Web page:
various artists,
Lark in the Morning:
Folk Songs & Dances
from the Irish Countryside

(Tradition, 1955;
Empire Musicwerks, 2006)

This is a chronicle of folk music. It is both a historical document and a lovely collection of songs and tunes that will delight, enlighten and amaze.

If you read the story of Irish folk music and its resurgence in the 1960s, this is the original soundtrack to that tale that has become almost legendary. The American collector Diane Hamilton recorded this archive of greatness in the winter of 1955. Her name should be up there with Lloyd, Lomax and the other pioneers of resurrecting our folk music. Some of us may be familiar with the story of Liam Clancy lugging the old tape machine, meeting the shy Tommy Makem and the later trip to America that led to the modern phenomenon that is Celtic folk.

Originally released in 1955, the CD is remastered and back on the shelves in this new package from Empire Musicwerks. The 22 tracks on offer here are seminal recordings made with just the pure sweet (sometimes not too sweet) voices of the people who preserved the music, not for profit, fame or fortune but purely for love.

Tommy Makem gives a rendition of his showstopping "The Cobbler" that sounds if anything more mature sounding than later, more famous versions. Paddy Tunney brings us some songs that made loads of money for later performers. Listen to the unadorned "Lark in the Morning," "Rockin' the Cradle" and others. Liam Clancy also sounds older than his years on "Whiskey You're the Devil."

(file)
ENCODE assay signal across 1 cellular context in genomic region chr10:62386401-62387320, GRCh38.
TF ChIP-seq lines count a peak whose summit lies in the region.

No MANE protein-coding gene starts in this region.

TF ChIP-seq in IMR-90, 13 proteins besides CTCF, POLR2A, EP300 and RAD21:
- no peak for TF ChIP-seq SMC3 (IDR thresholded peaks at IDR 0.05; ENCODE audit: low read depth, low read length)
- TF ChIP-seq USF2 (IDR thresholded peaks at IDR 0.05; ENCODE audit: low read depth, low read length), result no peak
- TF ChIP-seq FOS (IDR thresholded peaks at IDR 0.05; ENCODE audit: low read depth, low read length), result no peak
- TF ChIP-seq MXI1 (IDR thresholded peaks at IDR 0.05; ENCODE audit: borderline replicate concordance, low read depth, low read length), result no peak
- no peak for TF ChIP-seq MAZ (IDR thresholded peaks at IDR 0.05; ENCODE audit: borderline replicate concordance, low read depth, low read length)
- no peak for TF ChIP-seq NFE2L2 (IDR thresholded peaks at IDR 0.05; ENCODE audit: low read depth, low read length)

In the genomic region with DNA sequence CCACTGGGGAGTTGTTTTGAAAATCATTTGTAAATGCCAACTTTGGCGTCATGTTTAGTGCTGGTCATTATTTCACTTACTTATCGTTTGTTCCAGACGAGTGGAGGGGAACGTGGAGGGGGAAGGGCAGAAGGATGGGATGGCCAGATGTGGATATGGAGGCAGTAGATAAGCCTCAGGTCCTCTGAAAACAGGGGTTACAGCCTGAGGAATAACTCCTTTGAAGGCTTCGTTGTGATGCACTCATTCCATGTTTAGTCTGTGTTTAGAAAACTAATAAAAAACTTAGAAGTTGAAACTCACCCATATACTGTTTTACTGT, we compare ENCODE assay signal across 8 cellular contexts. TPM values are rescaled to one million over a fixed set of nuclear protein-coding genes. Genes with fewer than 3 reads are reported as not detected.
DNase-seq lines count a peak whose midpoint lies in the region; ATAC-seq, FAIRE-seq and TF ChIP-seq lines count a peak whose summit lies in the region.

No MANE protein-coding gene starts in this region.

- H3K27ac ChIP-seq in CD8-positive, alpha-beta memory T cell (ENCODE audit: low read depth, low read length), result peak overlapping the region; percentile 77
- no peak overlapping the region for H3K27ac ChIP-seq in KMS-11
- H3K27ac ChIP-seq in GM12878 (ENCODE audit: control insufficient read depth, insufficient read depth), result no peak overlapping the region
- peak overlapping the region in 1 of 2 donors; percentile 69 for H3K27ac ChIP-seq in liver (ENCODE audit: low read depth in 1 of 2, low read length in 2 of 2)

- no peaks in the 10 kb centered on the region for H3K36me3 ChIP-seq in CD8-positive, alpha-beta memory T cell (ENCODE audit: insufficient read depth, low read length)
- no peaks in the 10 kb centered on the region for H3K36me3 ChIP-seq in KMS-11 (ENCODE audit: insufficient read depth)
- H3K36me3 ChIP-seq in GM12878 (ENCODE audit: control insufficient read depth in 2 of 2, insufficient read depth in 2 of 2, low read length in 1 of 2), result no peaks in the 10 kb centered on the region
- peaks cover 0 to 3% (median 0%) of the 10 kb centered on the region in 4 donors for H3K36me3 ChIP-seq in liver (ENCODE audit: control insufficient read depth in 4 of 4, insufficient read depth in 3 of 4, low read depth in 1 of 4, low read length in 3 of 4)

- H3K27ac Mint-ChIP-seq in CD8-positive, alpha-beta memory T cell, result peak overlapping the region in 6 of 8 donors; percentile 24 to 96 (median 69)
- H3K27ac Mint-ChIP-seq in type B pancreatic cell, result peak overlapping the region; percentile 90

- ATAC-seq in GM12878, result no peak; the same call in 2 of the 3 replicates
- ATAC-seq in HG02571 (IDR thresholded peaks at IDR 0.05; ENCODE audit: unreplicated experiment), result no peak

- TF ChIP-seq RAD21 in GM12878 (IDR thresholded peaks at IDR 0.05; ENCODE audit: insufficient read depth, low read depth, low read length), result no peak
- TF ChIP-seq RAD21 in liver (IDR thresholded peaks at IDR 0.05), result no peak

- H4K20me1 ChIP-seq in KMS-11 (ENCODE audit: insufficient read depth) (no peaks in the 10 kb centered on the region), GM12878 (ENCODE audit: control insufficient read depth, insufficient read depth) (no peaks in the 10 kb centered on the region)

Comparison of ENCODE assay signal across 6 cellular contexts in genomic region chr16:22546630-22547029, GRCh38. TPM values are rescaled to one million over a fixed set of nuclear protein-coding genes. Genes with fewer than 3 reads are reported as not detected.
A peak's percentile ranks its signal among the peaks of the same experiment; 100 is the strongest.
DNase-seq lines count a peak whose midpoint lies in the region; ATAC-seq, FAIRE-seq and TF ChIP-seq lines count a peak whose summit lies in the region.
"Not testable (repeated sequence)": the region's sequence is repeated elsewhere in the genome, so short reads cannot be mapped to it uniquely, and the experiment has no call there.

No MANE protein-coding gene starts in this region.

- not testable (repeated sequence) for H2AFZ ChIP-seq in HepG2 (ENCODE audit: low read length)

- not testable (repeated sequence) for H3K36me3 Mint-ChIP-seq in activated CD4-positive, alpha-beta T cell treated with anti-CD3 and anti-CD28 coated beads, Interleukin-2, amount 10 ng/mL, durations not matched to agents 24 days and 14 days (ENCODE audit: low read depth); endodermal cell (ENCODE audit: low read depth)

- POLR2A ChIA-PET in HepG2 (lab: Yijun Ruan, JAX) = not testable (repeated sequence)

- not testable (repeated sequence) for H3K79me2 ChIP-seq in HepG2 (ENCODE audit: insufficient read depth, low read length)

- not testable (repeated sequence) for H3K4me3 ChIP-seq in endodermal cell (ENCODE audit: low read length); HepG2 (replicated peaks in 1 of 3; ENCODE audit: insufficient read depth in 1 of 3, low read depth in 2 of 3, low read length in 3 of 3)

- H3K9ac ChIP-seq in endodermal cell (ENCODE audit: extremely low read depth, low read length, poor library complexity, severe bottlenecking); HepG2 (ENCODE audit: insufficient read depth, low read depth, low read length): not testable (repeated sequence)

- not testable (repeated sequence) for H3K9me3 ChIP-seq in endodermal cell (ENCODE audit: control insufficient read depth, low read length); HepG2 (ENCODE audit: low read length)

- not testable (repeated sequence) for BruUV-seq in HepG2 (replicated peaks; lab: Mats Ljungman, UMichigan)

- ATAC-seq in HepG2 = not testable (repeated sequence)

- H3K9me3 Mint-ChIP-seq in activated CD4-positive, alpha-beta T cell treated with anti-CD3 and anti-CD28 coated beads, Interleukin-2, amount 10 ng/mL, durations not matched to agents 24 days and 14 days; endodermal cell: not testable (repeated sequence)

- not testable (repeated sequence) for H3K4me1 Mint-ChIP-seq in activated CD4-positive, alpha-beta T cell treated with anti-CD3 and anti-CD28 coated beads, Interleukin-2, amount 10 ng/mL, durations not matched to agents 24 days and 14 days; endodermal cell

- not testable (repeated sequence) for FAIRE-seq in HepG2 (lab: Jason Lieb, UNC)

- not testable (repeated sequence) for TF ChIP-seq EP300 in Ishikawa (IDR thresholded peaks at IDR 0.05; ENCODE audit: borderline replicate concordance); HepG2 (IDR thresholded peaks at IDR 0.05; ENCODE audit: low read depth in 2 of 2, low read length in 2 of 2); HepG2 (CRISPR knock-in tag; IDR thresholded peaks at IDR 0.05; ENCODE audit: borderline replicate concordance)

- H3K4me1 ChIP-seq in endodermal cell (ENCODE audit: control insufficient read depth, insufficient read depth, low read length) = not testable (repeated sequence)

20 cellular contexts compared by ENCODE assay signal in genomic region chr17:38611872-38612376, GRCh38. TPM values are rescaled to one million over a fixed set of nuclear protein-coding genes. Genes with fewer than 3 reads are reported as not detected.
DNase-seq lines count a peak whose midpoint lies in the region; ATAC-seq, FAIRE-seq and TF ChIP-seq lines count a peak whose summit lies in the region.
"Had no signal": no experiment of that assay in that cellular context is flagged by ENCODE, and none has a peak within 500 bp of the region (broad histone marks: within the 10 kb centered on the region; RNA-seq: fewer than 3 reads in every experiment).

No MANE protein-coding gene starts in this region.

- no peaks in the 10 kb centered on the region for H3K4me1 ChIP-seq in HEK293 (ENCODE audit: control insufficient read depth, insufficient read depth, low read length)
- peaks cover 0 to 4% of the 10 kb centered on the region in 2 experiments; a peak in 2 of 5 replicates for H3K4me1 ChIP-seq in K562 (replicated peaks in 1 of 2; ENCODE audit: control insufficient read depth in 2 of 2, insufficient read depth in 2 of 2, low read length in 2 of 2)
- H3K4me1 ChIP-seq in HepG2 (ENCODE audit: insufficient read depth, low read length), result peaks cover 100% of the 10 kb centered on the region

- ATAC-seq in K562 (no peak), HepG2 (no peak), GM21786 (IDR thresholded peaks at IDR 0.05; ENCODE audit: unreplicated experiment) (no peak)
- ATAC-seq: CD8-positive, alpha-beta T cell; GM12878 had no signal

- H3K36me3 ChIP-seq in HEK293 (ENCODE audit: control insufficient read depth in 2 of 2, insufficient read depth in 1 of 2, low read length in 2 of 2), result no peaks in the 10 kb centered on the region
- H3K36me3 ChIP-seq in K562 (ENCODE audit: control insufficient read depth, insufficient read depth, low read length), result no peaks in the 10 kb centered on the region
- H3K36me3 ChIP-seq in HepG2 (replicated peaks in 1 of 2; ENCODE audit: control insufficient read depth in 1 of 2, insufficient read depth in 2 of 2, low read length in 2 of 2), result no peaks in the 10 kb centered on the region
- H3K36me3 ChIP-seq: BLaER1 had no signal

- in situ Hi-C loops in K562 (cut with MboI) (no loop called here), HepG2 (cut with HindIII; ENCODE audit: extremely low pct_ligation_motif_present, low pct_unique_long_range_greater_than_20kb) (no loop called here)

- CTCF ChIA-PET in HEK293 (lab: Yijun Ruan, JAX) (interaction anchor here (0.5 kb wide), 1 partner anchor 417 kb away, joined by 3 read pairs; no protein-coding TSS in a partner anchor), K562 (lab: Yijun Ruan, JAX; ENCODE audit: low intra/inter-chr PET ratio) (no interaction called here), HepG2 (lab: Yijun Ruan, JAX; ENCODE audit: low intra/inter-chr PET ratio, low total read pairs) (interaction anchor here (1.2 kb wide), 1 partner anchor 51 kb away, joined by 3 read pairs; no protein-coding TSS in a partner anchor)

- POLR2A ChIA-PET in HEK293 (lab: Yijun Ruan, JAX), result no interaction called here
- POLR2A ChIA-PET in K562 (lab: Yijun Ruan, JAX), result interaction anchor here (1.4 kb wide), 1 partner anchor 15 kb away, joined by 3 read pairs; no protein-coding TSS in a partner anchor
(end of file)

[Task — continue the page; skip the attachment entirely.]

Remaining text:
The matriarch of music, Sarah Makem, is also featured on the beautiful "In the Month of January," and she teams up with Tommy for "The Little Beggerman." What a strong and wonderful voice the lady had! Thomas Baynes' version of "Barbara Ellen" is different from the many more well-known ones and is well worth a listen.

Some tracks are very short; there is little or no ornamentation on the songs or tunes.

You can listen to this album as any other collection of folk songs and music, oblivious to the underlying history. Knowing that you are listening to history will, however, give that extra frisson to the lover of folk music. It has a curiously accomplished sound, much more so than many historic recordings of the folk genre.

This album must grace the shelf of anyone who calls themselves fans of Celtic folk. It is a rich motherlode of songs for aspiring artistes, a vein that has been tapped in the past but would welcome another bit of prospecting. It also is the first album featuring Makem and Clancy, even if they do not duet.

by Nicky Rossiter
7 October 2006

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